O'Driscoll's captaincy will blend style with a warrior's love of the fight

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The Independent Online

If the British and Irish Lions are about anything at all, they are about the glorious abstractions that make rugby union greater than the sum of its parts: tradition and ritual, folklore and myth, tall tales and long nights and rose-tinted memories. Brian O'Driscoll, the centre who performed with such electrifying swagger on the 2001 tour of Australia and is now preparing to the lead the 2005 vintage to New Zealand, knows plenty about most of these things - he is an Irishman, after all - but the memory bank is comparatively empty. "I have to tell you," O'Driscoll said yesterday, "that my earliest recollection of the Lions is of the 1997 tour of South Africa. Before that, rugby didn't get much of a look-in. I was more interested in Manchester United and Mark Hughes."

If the British and Irish Lions are about anything at all, they are about the glorious abstractions that make rugby union greater than the sum of its parts: tradition and ritual, folklore and myth, tall tales and long nights and rose-tinted memories. Brian O'Driscoll, the centre who performed with such electrifying swagger on the 2001 tour of Australia and is now preparing to the lead the 2005 vintage to New Zealand, knows plenty about most of these things - he is an Irishman, after all - but the memory bank is comparatively empty. "I have to tell you," O'Driscoll said yesterday, "that my earliest recollection of the Lions is of the 1997 tour of South Africa. Before that, rugby didn't get much of a look-in. I was more interested in Manchester United and Mark Hughes."

Rank heresy of this kind would get a man hung in All Black country, where ignorance of silver-ferned history is a capital offence. And to think the man's uncle, the grand old Irish flanker John O'Driscoll, was a Lion himself, capped against the Springboks a quarter of a century ago. There again, the newly-anointed captain would have been no more than 18 months old when Uncle John was being kicked from one end of the high veld to the other. And anyway, it was a different game back in 1980, when men were men and alcoholic excess was part of the tour agreement. This current O'Driscoll is among the most striking symbols of professional union, as opposed to the amateur version that spawned his predecessor as Lion-in-chief, Martin Johnson.

Johnson may have been the face of the Lions in 1997 and 2001 - a pug-ugly face, albeit a thing of beauty when the tourists were scattering Springboks and Wallabies to all points of the compass - but his were the features of an old-style rugby warrior. O'Driscoll will bring something new to the shop window, something stylish and contemporary. "He lives in a goldfish bowl, like most other sports stars of his magnitude, and he knows how to handle it," said his national coach, Eddie O'Sullivan, who will be on the back-room staff on this trip.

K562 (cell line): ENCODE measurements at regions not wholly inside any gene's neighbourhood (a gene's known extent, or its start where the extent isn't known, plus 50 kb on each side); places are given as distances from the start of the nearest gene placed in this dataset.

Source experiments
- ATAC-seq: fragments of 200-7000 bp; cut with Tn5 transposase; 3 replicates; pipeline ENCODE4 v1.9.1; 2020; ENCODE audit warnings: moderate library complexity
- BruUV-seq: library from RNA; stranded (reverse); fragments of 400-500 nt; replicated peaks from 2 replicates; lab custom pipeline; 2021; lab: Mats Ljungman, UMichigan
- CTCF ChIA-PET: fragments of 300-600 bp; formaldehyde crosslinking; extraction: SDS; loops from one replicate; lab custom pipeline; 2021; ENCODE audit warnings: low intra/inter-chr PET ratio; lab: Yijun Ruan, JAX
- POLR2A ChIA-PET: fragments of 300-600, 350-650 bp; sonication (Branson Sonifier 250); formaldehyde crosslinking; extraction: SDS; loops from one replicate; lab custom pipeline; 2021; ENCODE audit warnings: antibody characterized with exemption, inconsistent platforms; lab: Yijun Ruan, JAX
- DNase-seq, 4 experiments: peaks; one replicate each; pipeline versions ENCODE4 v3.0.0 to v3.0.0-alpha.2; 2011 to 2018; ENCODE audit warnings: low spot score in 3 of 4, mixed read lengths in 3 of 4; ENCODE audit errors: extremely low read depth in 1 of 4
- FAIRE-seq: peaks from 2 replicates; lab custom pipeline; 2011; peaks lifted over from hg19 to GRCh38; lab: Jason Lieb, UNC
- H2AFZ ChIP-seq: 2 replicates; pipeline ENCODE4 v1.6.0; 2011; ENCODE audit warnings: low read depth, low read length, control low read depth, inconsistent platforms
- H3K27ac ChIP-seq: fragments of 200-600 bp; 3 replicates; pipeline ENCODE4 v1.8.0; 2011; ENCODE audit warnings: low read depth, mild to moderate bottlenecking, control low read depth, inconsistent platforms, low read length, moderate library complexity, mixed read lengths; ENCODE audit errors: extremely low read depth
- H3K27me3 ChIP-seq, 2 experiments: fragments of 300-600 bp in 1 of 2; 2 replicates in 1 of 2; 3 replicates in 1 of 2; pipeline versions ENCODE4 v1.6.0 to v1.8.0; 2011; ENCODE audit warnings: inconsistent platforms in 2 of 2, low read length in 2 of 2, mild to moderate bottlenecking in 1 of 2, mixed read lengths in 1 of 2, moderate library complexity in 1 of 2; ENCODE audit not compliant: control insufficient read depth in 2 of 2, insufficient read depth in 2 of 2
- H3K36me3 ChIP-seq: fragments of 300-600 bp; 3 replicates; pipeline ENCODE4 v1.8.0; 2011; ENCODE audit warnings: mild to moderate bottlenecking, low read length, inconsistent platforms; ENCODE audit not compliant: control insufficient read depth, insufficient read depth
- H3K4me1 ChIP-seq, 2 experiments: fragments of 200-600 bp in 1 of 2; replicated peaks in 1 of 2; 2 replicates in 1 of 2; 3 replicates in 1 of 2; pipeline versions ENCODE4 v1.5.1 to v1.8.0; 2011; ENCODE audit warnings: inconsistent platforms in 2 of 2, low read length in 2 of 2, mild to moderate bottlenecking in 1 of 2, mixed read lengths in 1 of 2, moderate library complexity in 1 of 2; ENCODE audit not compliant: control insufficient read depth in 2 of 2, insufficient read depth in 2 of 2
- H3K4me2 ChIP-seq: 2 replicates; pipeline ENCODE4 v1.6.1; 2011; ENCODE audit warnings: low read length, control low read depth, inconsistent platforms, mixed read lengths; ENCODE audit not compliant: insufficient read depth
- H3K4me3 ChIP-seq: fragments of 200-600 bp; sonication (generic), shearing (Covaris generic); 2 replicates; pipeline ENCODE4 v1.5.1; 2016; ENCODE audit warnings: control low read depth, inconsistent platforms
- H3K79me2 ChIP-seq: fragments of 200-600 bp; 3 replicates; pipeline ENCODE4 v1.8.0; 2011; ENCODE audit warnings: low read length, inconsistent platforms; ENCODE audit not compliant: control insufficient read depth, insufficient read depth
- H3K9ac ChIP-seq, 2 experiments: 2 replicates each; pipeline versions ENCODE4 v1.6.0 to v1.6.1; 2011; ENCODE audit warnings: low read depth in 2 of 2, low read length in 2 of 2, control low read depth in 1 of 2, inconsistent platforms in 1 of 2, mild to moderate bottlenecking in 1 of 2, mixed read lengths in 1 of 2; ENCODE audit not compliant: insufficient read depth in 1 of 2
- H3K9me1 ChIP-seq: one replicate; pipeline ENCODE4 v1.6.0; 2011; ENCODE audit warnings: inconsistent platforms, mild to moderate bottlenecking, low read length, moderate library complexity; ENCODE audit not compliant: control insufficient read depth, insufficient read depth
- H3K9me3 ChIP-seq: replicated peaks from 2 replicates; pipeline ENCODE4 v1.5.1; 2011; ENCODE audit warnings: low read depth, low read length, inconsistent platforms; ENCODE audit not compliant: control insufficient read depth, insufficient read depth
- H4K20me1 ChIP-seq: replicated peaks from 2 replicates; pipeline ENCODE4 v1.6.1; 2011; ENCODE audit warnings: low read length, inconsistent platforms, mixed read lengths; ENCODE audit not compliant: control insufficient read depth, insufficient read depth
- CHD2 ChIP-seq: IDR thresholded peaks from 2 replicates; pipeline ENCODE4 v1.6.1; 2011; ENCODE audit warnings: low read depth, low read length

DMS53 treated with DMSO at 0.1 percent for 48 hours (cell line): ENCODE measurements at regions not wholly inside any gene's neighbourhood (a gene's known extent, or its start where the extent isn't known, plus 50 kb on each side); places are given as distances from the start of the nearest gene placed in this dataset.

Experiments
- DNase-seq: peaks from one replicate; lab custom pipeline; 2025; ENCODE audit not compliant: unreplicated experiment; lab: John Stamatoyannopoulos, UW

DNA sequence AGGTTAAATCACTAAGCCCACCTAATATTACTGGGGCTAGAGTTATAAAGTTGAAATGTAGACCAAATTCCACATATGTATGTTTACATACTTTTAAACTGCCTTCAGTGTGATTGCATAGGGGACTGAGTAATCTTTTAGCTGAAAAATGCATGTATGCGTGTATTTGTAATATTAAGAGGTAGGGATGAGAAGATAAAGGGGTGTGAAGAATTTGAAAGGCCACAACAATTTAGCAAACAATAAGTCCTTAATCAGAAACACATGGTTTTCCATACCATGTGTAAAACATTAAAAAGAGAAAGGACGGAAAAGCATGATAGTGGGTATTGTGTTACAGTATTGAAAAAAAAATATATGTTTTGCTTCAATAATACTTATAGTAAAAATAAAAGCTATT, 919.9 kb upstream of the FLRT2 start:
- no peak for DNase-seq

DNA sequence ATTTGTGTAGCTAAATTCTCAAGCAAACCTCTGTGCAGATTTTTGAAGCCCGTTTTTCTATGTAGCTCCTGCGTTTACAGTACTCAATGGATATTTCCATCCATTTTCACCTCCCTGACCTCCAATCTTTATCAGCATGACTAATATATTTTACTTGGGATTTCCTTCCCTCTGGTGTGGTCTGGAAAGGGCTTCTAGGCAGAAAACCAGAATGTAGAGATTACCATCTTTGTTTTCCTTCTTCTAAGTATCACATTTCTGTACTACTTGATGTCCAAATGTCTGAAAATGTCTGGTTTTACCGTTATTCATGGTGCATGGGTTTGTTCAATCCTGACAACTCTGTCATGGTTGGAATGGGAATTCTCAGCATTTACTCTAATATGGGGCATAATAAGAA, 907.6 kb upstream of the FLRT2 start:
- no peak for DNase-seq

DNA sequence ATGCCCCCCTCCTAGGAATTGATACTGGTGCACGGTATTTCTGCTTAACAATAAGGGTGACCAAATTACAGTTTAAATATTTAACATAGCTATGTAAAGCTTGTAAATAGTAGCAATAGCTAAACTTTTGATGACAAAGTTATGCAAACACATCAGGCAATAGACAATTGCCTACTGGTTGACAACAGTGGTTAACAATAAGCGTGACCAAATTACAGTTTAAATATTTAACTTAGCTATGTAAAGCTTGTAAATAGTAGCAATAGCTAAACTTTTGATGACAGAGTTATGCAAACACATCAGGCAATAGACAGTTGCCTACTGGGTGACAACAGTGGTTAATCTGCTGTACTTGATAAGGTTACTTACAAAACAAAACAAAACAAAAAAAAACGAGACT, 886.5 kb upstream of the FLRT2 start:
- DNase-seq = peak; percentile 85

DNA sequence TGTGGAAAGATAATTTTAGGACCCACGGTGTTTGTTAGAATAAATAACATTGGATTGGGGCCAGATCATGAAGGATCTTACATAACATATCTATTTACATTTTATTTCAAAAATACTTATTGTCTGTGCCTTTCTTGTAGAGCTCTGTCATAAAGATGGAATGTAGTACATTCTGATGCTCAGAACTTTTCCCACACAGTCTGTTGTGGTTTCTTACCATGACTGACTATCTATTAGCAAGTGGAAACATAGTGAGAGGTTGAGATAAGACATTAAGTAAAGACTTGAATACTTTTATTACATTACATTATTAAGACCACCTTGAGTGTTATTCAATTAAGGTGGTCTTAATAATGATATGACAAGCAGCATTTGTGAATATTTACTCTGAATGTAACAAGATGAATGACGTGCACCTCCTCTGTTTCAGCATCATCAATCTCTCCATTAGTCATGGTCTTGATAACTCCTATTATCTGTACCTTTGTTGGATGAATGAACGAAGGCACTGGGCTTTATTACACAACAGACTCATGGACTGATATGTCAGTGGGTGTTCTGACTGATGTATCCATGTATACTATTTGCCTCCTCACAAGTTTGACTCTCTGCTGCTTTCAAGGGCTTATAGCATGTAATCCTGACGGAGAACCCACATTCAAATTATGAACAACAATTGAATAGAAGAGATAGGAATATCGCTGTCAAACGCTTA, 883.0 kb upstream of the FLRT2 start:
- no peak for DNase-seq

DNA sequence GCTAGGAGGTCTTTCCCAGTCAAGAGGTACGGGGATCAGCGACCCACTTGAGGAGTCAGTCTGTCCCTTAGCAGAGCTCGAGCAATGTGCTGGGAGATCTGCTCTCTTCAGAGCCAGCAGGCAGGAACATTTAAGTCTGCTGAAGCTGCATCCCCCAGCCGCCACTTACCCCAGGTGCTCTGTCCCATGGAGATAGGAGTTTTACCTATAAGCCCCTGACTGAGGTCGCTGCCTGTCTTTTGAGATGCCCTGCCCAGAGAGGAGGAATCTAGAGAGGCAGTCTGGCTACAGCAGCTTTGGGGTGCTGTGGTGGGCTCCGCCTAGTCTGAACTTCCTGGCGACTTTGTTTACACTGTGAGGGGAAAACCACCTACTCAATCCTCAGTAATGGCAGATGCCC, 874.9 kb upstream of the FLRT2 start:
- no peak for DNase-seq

Which is probably as well, considering the attention, only some of it of the welcome variety, he is likely to attract between the end of May, when he arrives in Auckland, and the middle of July, by which time he will have been tried and tested in some of the most heavily fortified corners of the All Black kingdom: Hamilton and Dunedin, Christchurch and Wellington.

"Rugby means more to the people of New Zealand than any other people on earth," said Sir Clive Woodward, the head coach, in unveiling O'Driscoll. "It is an integral part of their daily life, and I do not underestimate the challenge we face."

O'Driscoll, he believes, is precisely the kind of character equipped to thrive in this most hostile of environments. He is not wrong. The captain may have been blessed with the precise attributes - short-range acceleration and long-range cruising speed, a low centre of gravity, a degree of strength unnatural for a man of his modest size, a geometer's eye for the best available angle of attack - that define a centre of genuine quality, but the thing that elevates him above his peers is his love of the fight. Call it the Johnson in him.

"Martin led by example," O'Driscoll acknowledged. "He wasn't big on talk - actions spoke louder than words in his book - but he said what needed to be said. This is my philosophy, too. Will I contact him before the tour? He may well be one of the people I phone, just to get a feel for what is ahead. But I already know from the 2001 trip that this is the most brilliant thing a player can experience.

"We've just kicked each other sideways for the seven weeks of the Six Nations Championship, and now we're joining together to become a team for two months. I think people will gel very quickly when they realise the massive opportunity they have before them."

Eight years ago, Fran Cotton and Ian McGeechan chose Johnson as their Lions captain because they wanted to roast the overtly physical Springboks on their own spit. "It seemed like a good idea to have Martin knocking on their door before kick-off, just to make the point that we would be as tough as them," McGeechan said at the time.

O'Driscoll will be a different leader, playing a similar game. When Doug Howlett, Daniel Carter and the rest of the wonderful All Black back division see Ireland's finest staring at them across the half-way line, it may just occur to them that the tourists might be wonderful too.

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